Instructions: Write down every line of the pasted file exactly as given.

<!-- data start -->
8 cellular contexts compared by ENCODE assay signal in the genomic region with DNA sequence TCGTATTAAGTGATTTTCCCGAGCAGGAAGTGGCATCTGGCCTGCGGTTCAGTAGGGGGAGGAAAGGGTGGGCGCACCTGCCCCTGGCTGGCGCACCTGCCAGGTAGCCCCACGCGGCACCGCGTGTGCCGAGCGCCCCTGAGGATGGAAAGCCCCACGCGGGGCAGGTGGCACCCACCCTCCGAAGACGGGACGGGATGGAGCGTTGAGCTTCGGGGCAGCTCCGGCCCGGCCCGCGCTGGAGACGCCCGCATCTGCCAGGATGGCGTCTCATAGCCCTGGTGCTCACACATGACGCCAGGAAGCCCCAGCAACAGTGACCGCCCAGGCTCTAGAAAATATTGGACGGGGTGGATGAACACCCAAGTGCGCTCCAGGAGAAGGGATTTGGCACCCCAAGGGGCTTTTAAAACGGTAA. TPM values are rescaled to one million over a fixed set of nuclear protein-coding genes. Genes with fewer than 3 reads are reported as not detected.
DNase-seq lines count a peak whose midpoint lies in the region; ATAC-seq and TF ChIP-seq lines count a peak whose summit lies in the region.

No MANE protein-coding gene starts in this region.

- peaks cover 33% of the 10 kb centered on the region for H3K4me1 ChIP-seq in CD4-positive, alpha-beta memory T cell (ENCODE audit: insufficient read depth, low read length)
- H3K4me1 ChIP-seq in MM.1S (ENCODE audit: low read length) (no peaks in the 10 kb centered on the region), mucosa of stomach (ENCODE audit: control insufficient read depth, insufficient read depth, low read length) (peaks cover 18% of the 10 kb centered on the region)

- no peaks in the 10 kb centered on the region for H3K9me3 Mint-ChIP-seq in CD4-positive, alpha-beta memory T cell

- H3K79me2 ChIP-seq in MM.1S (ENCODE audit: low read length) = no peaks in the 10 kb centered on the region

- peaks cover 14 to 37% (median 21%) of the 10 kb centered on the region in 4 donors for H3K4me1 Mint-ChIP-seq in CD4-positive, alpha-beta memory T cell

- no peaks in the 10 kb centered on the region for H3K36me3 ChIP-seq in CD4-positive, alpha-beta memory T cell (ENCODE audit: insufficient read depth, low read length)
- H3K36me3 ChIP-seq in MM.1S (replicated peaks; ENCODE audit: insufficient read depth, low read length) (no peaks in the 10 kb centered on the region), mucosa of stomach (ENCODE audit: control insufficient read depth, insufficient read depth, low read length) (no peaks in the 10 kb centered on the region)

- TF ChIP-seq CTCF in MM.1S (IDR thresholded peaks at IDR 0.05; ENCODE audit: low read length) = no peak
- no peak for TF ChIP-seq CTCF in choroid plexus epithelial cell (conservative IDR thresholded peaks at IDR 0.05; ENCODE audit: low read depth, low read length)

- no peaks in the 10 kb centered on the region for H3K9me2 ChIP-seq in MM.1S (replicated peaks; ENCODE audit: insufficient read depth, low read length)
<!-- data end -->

8 cellular contexts compared by ENCODE assay signal in the genomic region with DNA sequence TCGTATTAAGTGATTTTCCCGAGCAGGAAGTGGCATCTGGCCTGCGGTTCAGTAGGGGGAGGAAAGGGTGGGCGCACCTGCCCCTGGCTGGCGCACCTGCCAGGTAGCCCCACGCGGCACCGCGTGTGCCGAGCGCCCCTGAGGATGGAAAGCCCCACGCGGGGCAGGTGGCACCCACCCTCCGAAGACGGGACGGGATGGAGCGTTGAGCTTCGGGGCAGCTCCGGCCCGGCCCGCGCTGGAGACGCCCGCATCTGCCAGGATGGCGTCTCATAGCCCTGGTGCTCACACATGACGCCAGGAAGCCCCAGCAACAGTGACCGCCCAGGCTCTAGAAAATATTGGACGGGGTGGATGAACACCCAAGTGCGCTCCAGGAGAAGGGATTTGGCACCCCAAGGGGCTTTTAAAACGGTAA. TPM values are rescaled to one million over a fixed set of nuclear protein-coding genes. Genes with fewer than 3 reads are reported as not detected.
DNase-seq lines count a peak whose midpoint lies in the region; ATAC-seq and TF ChIP-seq lines count a peak whose summit lies in the region.

No MANE protein-coding gene starts in this region.

- peaks cover 33% of the 10 kb centered on the region for H3K4me1 ChIP-seq in CD4-positive, alpha-beta memory T cell (ENCODE audit: insufficient read depth, low read length)
- H3K4me1 ChIP-seq in MM.1S (ENCODE audit: low read length) (no peaks in the 10 kb centered on the region), mucosa of stomach (ENCODE audit: control insufficient read depth, insufficient read depth, low read length) (peaks cover 18% of the 10 kb centered on the region)

- no peaks in the 10 kb centered on the region for H3K9me3 Mint-ChIP-seq in CD4-positive, alpha-beta memory T cell

- H3K79me2 ChIP-seq in MM.1S (ENCODE audit: low read length) = no peaks in the 10 kb centered on the region

- peaks cover 14 to 37% (median 21%) of the 10 kb centered on the region in 4 donors for H3K4me1 Mint-ChIP-seq in CD4-positive, alpha-beta memory T cell

- no peaks in the 10 kb centered on the region for H3K36me3 ChIP-seq in CD4-positive, alpha-beta memory T cell (ENCODE audit: insufficient read depth, low read length)
- H3K36me3 ChIP-seq in MM.1S (replicated peaks; ENCODE audit: insufficient read depth, low read length) (no peaks in the 10 kb centered on the region), mucosa of stomach (ENCODE audit: control insufficient read depth, insufficient read depth, low read length) (no peaks in the 10 kb centered on the region)

- TF ChIP-seq CTCF in MM.1S (IDR thresholded peaks at IDR 0.05; ENCODE audit: low read length) = no peak
- no peak for TF ChIP-seq CTCF in choroid plexus epithelial cell (conservative IDR thresholded peaks at IDR 0.05; ENCODE audit: low read depth, low read length)

- no peaks in the 10 kb centered on the region for H3K9me2 ChIP-seq in MM.1S (replicated peaks; ENCODE audit: insufficient read depth, low read length)